In this three-part series, we’ll explain how Montessori schools teach reading and why writing is actually taught first. We’ll also go over the different Montessori language materials and show you how they work together to guide the child’s experience and create confident writers and readers.
The Montessori language materials fit into five categories: pre-literacy, writing, reading, grammar, and word study. In this article we cover the necessary pre-literacy skills that need to be in place in order for a child to have success with reading. Next week we’ll look at the relationship between writing and reading, and we’ll wrap up with an overview of the more advanced language lessons.
Laying the Foundation: Pre-Literacy Skills
There are six pre-literacy skills that need to be in place in order for a child to be a successful reader. They are:
- Motivation – Children need to want to read
- Print Awareness – They need to be aware of written language all around them
- Letter Knowledge – They need to be able to identify individual letters and sounds
- Vocabulary – Children with an expansive vocabulary have an easier time learning how to read
- Narrative Skills – They need to be able to retell a story and understand sequencing
- Phonological Awareness – Children need to be able to isolate the individual sounds within words
Pre-Literacy at Home
Pre-literacy skills begin before birth, as a baby is able to hear spoken language and music in the womb. Once born, babies are further exposed to language, reading, music, and conversation in daily life. Reading to your child is one of the best things you can do to help them develop into a strong reader. Pointing out written language in your daily environment, playing games like “I-spy,” and making silly rhymes or songs are all simple ways to make language come alive.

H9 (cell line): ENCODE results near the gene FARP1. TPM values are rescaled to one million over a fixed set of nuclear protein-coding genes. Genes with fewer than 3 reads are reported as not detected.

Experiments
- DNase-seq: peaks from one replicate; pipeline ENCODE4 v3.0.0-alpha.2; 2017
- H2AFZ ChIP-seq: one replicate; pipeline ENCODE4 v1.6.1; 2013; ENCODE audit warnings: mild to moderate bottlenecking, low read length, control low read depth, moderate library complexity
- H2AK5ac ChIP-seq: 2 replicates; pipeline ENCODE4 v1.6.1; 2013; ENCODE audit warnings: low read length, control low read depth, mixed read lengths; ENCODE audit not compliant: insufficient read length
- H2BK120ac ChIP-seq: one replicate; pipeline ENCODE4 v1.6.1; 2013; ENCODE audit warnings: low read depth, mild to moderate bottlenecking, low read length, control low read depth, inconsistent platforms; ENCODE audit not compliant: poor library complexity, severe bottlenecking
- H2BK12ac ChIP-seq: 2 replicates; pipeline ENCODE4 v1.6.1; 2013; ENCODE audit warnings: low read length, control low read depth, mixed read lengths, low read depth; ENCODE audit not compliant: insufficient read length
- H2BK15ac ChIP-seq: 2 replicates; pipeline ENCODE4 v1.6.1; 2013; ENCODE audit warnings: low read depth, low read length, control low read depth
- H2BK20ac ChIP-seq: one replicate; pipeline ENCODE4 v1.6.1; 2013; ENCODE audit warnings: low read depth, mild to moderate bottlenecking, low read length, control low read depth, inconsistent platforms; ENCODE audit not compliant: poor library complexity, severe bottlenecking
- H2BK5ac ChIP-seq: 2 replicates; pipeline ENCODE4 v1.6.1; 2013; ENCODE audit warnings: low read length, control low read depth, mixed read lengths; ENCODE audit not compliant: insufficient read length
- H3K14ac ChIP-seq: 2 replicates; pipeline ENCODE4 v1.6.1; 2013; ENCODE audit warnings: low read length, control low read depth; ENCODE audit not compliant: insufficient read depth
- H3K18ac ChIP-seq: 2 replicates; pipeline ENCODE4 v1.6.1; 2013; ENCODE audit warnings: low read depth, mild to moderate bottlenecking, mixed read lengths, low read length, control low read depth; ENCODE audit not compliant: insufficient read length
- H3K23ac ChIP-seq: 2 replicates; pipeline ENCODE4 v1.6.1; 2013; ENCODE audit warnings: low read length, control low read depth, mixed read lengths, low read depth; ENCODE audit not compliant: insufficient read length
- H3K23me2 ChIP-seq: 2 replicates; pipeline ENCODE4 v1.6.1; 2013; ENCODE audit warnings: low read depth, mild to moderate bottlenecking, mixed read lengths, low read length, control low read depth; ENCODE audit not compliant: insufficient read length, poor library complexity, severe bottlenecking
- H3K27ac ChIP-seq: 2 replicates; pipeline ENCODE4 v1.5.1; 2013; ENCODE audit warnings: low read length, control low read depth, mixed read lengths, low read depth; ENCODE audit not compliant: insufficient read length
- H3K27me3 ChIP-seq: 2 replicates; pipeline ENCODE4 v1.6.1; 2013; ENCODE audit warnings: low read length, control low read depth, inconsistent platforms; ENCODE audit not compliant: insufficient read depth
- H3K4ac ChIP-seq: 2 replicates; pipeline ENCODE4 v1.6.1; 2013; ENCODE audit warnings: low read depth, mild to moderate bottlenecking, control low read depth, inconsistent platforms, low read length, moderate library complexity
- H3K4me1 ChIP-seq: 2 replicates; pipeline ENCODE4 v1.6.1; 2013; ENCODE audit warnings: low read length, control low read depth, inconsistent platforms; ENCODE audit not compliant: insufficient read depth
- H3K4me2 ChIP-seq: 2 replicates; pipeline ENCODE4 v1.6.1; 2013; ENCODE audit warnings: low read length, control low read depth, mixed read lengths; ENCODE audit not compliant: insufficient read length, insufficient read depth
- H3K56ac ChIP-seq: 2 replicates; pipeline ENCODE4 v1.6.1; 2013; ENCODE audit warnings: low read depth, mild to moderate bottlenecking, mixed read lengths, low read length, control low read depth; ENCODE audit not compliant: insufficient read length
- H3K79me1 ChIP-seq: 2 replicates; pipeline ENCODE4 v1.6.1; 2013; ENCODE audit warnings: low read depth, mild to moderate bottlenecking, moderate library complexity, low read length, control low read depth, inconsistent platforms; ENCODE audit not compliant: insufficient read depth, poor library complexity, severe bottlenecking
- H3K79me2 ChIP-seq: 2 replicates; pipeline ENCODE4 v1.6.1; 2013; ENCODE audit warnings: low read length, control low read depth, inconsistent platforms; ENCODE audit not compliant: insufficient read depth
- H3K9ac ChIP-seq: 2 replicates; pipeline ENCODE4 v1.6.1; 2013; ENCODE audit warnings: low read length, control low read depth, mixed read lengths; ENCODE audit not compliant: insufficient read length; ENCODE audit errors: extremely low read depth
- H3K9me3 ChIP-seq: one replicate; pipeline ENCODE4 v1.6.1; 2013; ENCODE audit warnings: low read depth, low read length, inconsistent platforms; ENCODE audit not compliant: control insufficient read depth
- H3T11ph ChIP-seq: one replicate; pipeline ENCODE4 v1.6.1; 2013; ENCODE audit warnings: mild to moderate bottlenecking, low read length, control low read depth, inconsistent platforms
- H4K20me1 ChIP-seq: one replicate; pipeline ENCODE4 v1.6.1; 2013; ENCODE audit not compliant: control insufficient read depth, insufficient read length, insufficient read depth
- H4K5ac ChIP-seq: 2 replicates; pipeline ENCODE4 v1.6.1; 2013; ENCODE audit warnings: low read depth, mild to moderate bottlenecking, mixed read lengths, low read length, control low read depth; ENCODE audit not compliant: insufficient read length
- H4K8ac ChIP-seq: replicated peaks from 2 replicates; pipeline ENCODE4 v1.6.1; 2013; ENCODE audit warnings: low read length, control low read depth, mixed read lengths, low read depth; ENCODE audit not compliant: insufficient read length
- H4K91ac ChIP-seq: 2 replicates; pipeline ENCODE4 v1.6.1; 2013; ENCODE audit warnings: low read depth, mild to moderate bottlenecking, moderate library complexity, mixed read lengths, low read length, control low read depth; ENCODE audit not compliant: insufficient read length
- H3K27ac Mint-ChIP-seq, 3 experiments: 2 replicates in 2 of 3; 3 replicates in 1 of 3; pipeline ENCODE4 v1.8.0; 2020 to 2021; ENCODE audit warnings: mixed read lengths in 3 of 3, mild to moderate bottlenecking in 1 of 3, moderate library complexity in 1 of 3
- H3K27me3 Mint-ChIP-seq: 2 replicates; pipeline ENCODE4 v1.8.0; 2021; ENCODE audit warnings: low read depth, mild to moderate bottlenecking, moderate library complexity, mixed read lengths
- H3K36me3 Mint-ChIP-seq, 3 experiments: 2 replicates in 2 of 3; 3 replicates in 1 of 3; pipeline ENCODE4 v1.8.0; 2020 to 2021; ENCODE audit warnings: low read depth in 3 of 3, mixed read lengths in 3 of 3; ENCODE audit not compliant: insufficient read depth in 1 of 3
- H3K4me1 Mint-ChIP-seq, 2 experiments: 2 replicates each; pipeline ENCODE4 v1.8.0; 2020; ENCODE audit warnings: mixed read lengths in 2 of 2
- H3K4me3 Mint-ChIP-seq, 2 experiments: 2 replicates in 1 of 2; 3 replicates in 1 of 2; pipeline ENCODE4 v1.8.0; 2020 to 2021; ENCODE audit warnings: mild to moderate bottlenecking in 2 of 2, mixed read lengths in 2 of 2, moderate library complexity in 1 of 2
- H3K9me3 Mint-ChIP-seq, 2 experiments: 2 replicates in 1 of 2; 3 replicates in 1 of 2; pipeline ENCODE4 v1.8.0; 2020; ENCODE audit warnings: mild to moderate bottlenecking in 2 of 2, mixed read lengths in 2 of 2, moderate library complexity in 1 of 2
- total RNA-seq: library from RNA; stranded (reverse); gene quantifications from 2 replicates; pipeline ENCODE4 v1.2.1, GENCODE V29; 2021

Children should also see others reading for pleasure (motivation) and be allowed to select a favorite story over and over again for story time (narrative skills). Let your child be positioned so that they can see the words on the page and point to each word as you read it (print awareness). Exposure to a wide variety of books and social situations helps build vocabulary, and sounding out and spelling commonly seen words helps develop letter knowledge and phonological awareness.
Pre-Literacy in the Montessori Primary Classroom
By the time most three year olds are entering the Montessori classroom, all six skills have started developing to some degree. Now it’s time to build upon what’s already in place.
Motivation: In the mixed-age Montessori classroom, children who are already interested in learning to read will see their older classmates doing just that. Younger children look up to their older peers and emulate their behavior. The motivation to read must be present, if a child is to take the next steps towards reading independently. If a child who is not yet interested in reading is pushed into trying too soon, they will struggle and the process will cease to be enjoyable. Montessori teachers work with each child at his or her own pace. Once a child gains confidence in each area of the process, they become self-motivated to continue.